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Healer_noelle, Home Buyer in Carlsbad, CA

Renting out recently purchased new home with FHA loan

Asked by Healer_noelle, Carlsbad, CA Sun Sep 8, 2013

I recently purchased a new-build home with an FHA loan with the intent to move from CA to CO for work. After closing, I had some personal circumstances change so I need to move to AZ instead of CO (I need to be in closer proximity to CA). I tried to list and sell my house at a price where I would just about break even and I've had very few showings and no offers. I know that under FHA I have to live in it for a year before renting it out unless there are extenuating circumstances but I cannot find a definition as to what those may be. i'm not trying to buy another home and really just want to make this situation workable. Even renting it out I would be renting it at a loss-this I not at all about making money, but rather trying to make good on this financial commitment. Can anyone give me any suggestions on what to do? Thank you!

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9
Healer_noelle,

You need to check with a good real estate attorney, then inform your lender. I would not jus rent it and assume you have the extenuating circumstances necessary for an exemption of the 1 year rule. FHA does review this situation and you could inadvertantly be facing a federal crime with serious penalties and possible jail time. It is a gamble not worth taking.

Robert McGuire
Broker/Consultant
Your Castle Real Estate
http://about.me/robertmcguire33
0 votes Thank Flag Link Sat Sep 14, 2013
Call Leon Cisneros @ CRE Investment Financing
720-271-2085
creinvestmentfinancing@gmail.com
Tell him Frank Lynch recommended him.
0 votes Thank Flag Link Fri Sep 13, 2013
What you are referring to is very common. House is bought with low down loan, then made into a rental. While consulting an attorney and informing your mortgage holder could be good avenues, imho the vast majority of owners in this situation just rent the house and that's that. I would though caution you that it is in your best interests to get a good property management firm. Renting a new house, from afar, can be a recipe for disaster. Rough tenants or someone that moves in and then decides not to pay the rent could be terrible. Also, you probably are entitled to a punch list on construction items. So you need a tenant that will work with you on this. Finally, this house is BRAND new. 99% of rentals are not. So, you should be able to secure a two to five year lease with significant deposit. This house will only be brand new once and the fortunate renter will be one that is going to get to live in their own private brand new house - that is special.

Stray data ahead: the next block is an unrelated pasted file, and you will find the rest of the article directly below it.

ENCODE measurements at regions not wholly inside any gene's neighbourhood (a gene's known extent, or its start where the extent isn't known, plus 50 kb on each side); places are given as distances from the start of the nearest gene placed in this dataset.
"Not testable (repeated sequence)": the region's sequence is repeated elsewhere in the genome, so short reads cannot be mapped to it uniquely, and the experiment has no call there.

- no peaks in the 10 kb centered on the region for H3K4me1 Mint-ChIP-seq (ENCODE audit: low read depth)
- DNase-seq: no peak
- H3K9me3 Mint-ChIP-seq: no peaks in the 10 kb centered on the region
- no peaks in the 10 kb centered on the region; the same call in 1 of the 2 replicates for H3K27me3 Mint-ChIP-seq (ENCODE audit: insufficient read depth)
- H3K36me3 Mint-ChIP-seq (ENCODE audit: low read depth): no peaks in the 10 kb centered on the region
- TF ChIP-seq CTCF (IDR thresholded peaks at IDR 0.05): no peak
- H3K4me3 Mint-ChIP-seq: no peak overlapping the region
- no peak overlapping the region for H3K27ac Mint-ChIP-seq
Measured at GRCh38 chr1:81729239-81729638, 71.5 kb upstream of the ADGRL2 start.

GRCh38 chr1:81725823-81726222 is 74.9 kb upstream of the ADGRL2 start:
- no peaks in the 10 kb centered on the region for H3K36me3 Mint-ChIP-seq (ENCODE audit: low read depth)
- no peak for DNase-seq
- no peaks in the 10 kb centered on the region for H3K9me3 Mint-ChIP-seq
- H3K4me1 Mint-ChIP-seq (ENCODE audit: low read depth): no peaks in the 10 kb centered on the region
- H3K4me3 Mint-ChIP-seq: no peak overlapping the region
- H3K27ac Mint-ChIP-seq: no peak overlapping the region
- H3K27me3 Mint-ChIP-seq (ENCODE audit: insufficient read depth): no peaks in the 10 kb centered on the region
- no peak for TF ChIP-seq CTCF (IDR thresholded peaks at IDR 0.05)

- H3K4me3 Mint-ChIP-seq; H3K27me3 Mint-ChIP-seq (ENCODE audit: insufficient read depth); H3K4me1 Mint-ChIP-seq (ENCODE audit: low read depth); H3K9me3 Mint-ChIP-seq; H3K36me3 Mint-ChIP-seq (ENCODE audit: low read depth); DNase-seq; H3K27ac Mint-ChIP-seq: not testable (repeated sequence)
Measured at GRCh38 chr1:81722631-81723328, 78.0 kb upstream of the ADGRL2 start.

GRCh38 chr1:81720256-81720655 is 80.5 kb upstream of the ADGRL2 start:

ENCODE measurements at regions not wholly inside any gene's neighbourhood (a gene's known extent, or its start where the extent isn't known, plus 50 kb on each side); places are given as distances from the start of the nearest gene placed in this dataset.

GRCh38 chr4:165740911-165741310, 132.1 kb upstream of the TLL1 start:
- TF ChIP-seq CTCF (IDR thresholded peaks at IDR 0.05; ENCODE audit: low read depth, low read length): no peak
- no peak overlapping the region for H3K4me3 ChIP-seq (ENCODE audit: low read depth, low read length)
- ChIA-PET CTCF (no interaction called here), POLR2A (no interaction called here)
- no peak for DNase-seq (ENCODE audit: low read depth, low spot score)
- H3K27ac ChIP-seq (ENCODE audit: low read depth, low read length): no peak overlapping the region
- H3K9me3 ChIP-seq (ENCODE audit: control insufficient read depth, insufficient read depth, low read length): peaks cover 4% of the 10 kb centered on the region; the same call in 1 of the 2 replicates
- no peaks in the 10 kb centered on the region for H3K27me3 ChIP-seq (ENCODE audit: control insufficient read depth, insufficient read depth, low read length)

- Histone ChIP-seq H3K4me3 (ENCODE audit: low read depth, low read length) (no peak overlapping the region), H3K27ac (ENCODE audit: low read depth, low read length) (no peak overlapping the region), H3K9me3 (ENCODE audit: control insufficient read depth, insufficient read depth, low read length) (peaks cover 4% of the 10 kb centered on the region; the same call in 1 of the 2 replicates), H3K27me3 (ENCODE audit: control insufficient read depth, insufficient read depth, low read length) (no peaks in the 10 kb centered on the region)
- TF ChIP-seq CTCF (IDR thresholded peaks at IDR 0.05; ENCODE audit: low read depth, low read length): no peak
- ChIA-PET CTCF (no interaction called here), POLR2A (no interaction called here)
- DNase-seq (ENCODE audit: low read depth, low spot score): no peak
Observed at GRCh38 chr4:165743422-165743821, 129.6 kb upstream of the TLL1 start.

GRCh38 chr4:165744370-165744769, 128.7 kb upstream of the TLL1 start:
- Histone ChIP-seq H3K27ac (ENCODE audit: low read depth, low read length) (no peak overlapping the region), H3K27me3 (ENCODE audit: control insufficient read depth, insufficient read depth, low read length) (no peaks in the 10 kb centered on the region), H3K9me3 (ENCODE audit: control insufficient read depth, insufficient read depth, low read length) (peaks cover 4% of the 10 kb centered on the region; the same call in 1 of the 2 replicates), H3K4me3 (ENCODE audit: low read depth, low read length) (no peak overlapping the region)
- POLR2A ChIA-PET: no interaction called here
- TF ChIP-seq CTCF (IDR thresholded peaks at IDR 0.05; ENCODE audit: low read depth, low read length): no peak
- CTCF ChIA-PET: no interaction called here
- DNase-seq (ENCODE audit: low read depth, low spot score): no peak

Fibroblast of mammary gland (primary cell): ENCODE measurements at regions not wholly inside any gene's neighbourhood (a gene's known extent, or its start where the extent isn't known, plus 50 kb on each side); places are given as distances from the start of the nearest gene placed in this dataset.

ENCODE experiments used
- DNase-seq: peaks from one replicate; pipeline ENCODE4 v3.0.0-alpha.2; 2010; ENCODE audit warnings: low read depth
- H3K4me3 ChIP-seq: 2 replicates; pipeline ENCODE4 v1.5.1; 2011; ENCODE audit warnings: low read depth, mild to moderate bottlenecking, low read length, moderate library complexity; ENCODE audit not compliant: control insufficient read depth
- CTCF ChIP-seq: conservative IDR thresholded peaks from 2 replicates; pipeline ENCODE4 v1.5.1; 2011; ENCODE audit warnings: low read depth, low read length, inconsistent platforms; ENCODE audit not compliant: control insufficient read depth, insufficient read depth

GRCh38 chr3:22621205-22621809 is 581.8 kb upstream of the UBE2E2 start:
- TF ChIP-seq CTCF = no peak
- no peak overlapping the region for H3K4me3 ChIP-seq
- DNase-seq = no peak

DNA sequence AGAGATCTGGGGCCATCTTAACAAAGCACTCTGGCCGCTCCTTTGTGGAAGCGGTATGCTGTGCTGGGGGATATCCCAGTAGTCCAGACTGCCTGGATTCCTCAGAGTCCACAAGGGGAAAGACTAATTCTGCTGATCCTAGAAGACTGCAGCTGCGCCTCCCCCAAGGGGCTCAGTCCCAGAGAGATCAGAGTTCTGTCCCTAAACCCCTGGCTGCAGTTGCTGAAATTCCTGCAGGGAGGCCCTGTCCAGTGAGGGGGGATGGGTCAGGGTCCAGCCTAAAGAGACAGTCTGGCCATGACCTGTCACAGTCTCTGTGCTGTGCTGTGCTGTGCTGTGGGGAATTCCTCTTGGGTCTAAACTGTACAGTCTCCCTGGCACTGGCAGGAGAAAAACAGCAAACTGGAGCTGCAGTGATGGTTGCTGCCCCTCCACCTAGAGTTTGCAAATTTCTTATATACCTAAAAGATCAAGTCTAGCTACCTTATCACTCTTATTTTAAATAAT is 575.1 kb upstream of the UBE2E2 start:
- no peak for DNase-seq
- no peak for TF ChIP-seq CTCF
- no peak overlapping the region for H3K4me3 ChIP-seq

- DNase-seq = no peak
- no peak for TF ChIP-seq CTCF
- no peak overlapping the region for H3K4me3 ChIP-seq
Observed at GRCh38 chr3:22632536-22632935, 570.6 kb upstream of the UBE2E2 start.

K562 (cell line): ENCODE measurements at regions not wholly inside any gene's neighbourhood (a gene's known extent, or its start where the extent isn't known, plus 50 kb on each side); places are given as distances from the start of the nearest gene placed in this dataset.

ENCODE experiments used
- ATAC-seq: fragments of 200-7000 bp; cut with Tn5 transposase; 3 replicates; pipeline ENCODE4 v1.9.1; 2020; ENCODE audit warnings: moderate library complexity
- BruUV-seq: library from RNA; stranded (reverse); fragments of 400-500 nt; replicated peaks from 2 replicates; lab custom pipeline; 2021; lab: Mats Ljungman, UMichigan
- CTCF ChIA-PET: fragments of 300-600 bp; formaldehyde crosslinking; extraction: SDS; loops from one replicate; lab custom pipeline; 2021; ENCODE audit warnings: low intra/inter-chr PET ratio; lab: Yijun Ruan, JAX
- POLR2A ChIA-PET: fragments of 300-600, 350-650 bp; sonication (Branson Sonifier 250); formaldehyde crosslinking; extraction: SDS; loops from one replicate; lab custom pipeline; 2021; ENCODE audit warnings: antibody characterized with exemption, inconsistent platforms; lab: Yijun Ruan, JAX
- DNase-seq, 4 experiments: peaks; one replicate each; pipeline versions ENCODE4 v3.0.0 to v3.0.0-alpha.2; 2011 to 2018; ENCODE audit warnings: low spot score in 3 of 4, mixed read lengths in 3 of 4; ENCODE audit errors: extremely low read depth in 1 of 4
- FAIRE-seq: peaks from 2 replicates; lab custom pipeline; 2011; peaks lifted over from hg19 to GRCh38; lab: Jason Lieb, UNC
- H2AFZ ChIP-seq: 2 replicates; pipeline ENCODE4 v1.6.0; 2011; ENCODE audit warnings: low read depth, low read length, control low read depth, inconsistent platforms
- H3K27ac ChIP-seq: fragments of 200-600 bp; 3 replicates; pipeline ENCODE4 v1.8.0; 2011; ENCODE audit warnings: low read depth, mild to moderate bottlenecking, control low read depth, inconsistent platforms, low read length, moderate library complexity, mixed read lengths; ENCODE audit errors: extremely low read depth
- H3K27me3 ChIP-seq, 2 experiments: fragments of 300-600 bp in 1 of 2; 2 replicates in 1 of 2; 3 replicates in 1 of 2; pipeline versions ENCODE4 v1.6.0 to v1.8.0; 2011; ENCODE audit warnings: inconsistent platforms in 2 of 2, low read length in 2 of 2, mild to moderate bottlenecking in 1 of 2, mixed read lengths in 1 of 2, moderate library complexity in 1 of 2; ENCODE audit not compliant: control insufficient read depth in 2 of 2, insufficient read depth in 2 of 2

0 votes Thank Flag Link Mon Sep 9, 2013
@Tim Klein-I needed to relocate for a new job and chose CO. Some personal circumstances have changed with my family and now I really need to be based out if AZ so I have easier access to CA to get back to my family (I had a choice between the two states). CO is too far to drive whereas AZ is a much closer drive.
0 votes Thank Flag Link Mon Sep 9, 2013
Ok. Note that this is not legal advice, but I believe this is one of the acceptable exceptions. Good luck!
Flag Mon Sep 9, 2013
Thank you! This is quite helpful. I have reached out to an attorney and will go from there.
0 votes Thank Flag Link Sun Sep 8, 2013
You should definitely be prepared to talk with an attorney. but also try talking to the person who arranged your mortgage. To qualify for the lower down-payment owner occupant loan, there was something you had to sign indicating your intent to make the property your primary residence for at least a year. The operative word is "intent". While they'll be concerned whether you're trying to take advantage of the system. with the proper explanation of your change in circumstances hopefully you can show that your intention was in fact sincere.
0 votes Thank Flag Link Sun Sep 8, 2013
Was it a change of employment or a job transfer or relocation necessitated by your employer?
0 votes Thank Flag Link Sun Sep 8, 2013
I have rented new homes to new home buyers for great profit.

Then when the community is built sell it and exchange it for another new one.

Alisa
0 votes Thank Flag Link Sun Sep 8, 2013
Consult a real estate attorney about how to document your circumstances, but I had someone in a very similar situation (and it was only a 45-mile issue, not multiple states issue) & our person worked it out fine. She made notice to her lender via her attorney, informed her insurance company & all was fine for her. It's been 4 years & has had no issue. Just be sure to have a legal counsel direct you to document it properly. Best, Nicci Hyatt
0 votes Thank Flag Link Sun Sep 8, 2013
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